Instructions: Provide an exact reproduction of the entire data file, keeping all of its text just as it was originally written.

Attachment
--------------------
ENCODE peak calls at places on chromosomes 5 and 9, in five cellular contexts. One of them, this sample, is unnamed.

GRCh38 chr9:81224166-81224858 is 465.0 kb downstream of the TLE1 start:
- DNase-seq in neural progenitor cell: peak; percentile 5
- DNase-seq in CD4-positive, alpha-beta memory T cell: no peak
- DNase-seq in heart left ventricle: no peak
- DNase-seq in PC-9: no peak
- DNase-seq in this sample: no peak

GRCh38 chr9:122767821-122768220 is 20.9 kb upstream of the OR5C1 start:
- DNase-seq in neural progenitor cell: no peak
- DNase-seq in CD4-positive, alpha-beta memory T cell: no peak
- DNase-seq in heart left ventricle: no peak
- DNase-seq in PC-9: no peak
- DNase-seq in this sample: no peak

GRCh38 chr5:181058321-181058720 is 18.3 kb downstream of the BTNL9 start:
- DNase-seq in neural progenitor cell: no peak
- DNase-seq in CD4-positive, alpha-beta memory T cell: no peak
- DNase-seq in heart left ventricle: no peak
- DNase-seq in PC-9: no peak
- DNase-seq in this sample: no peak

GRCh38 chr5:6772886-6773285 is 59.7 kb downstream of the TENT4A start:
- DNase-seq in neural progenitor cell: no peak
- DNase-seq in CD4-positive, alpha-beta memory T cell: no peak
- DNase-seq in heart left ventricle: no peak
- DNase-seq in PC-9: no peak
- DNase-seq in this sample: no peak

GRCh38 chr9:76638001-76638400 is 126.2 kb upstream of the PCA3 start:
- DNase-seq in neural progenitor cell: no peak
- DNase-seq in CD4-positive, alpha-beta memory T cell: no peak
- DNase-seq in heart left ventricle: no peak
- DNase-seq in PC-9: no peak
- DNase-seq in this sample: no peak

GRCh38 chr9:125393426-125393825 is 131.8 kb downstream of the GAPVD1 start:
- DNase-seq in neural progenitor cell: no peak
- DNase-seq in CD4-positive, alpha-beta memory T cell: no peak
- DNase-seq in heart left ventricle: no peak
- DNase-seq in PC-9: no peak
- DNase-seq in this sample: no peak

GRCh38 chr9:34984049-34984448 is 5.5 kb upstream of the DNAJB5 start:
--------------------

ENCODE peak calls at places on chromosomes 5 and 9, in five cellular contexts. One of them, this sample, is unnamed.

GRCh38 chr9:81224166-81224858 is 465.0 kb downstream of the TLE1 start:
- DNase-seq in neural progenitor cell: peak; percentile 5
- DNase-seq in CD4-positive, alpha-beta memory T cell: no peak
- DNase-seq in heart left ventricle: no peak
- DNase-seq in PC-9: no peak
- DNase-seq in this sample: no peak

GRCh38 chr9:122767821-122768220 is 20.9 kb upstream of the OR5C1 start:
- DNase-seq in neural progenitor cell: no peak
- DNase-seq in CD4-positive, alpha-beta memory T cell: no peak
- DNase-seq in heart left ventricle: no peak
- DNase-seq in PC-9: no peak
- DNase-seq in this sample: no peak

GRCh38 chr5:181058321-181058720 is 18.3 kb downstream of the BTNL9 start:
- DNase-seq in neural progenitor cell: no peak
- DNase-seq in CD4-positive, alpha-beta memory T cell: no peak
- DNase-seq in heart left ventricle: no peak
- DNase-seq in PC-9: no peak
- DNase-seq in this sample: no peak

GRCh38 chr5:6772886-6773285 is 59.7 kb downstream of the TENT4A start:
- DNase-seq in neural progenitor cell: no peak
- DNase-seq in CD4-positive, alpha-beta memory T cell: no peak
- DNase-seq in heart left ventricle: no peak
- DNase-seq in PC-9: no peak
- DNase-seq in this sample: no peak

GRCh38 chr9:76638001-76638400 is 126.2 kb upstream of the PCA3 start:
- DNase-seq in neural progenitor cell: no peak
- DNase-seq in CD4-positive, alpha-beta memory T cell: no peak
- DNase-seq in heart left ventricle: no peak
- DNase-seq in PC-9: no peak
- DNase-seq in this sample: no peak

GRCh38 chr9:125393426-125393825 is 131.8 kb downstream of the GAPVD1 start:
- DNase-seq in neural progenitor cell: no peak
- DNase-seq in CD4-positive, alpha-beta memory T cell: no peak
- DNase-seq in heart left ventricle: no peak
- DNase-seq in PC-9: no peak
- DNase-seq in this sample: no peak

GRCh38 chr9:34984049-34984448 is 5.5 kb upstream of the DNAJB5 start: